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Keep Going

By Nathan Heleine, Co-founder

One thousand people have seen Unsung, and this thrills me. I'm not naive. I understand how online traction is conventionally measured.

Consider this: our hunger for big, fast numbers has become the digital world's number one killer, its heart attack. Why? Because every day, the plug is pulled on wonderful online experiences, either through a full shutdown (death) or acquisition (akin to death) when the people who created these experiences feel that they just don't have the numbers to stay the course. You don't always need numbers, though, not right away. What you need is patience and discipline by the mile. And yet, we seem to have taken to counting by the inch.

Our feeds are filled with the pleas of impatient makers of all shapes and sizes (from A to Zuckerberg) who over-promote and hack at the sky for numbers, when we might instead focus on more meaningful metrics, such as: did someone go out of their way this week to tell you that the thing you made has helped them, or even changed them? Or here's another good metric: is your heart beating?

In some cases, admittedly, traction is a very real problem. Especially when the life of the thing and the life of its maker depend on financial transactions. Still though, I call bullshit on the pervasive frames of reference for lasting viability in the digital age -- the ones that say go big or go home, right now! Their effect: we move too quickly, we lose true north, and we're left standing in an enormously cold space, shouting to each other about ourselves. The loudest shouters might win the day, but the rest of us will have a heart attack someday soon.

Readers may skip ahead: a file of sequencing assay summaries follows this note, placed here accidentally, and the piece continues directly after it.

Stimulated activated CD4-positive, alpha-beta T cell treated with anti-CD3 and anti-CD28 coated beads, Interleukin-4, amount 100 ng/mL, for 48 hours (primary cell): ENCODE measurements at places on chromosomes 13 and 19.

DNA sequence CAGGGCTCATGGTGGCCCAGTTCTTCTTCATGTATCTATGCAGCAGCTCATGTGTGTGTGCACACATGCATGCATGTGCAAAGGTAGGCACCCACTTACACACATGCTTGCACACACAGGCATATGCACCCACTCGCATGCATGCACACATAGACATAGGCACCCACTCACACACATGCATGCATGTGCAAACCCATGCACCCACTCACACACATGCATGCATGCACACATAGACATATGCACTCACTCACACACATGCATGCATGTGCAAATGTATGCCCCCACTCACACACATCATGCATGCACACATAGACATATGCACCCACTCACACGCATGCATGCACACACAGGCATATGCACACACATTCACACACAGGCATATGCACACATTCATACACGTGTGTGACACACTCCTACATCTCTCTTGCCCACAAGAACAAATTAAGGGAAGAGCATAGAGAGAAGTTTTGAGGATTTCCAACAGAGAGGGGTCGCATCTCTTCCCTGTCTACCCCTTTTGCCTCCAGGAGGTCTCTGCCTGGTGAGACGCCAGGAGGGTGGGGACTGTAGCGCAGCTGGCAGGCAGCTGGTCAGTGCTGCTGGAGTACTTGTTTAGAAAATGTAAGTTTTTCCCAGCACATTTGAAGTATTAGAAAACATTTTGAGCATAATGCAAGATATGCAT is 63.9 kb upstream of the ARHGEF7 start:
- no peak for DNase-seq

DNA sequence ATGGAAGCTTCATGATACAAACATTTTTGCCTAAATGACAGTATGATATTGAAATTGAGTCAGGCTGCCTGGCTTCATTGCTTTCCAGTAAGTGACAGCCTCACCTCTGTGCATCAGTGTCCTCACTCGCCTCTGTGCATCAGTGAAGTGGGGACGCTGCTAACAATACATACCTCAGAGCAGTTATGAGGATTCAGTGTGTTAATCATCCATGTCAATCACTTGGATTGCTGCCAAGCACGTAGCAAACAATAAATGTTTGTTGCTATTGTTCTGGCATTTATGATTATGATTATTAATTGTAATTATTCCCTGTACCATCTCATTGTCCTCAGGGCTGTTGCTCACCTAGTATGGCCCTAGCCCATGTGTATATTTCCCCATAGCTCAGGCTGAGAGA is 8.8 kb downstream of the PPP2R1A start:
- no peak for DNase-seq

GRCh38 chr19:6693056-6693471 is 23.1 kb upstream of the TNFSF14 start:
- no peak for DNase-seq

So I'm thrilled by one thousand viewers. We're promoting Unsung slowly and carefully to those who know us well. I don't really even think there's much to fuss about until we've assembled a significant collection of portraits and stories. My only metric now is a one-to-one metric: did the person featured in each episode share their story honestly? Were they moved by the experience? And did we do them justice by telling their story well?

After a decade spent self-publishing digital works and watching the numbers, I'm re-training myself towards some new & old frames of reference for success:

  • My maternal grandparents lived in the same farmhouse in Illinois for 58 years, putting five children through college at a time and place in which this was exceptional.
  • Some of the most productive and rewarding years of my life were spent creating strange, intricate music and then performing that music for rooms filled with a few dozen people, often less.
  • My favorite creations (across all mediums) are the quiet ones. And when they become too loud, the magic slips away through a window in the back of the house.
  • My heart rate goes through the roof when I screen new material for the girl I love, but only when I know that I put myself into the thing, fully.
  • Walt Whitman spent his entire life writing and re-writing Leaves of Grass.
  • Life is too short to stop working on something that you believe in because warped market forces shaped by inhumane methodologies are telling you that it's time to move on.

I hope you'll keep working on the things that matter to you for as long as they take to fully bloom. Only you can decide when that moment comes. Meanwhile, thanks for watching Unsung.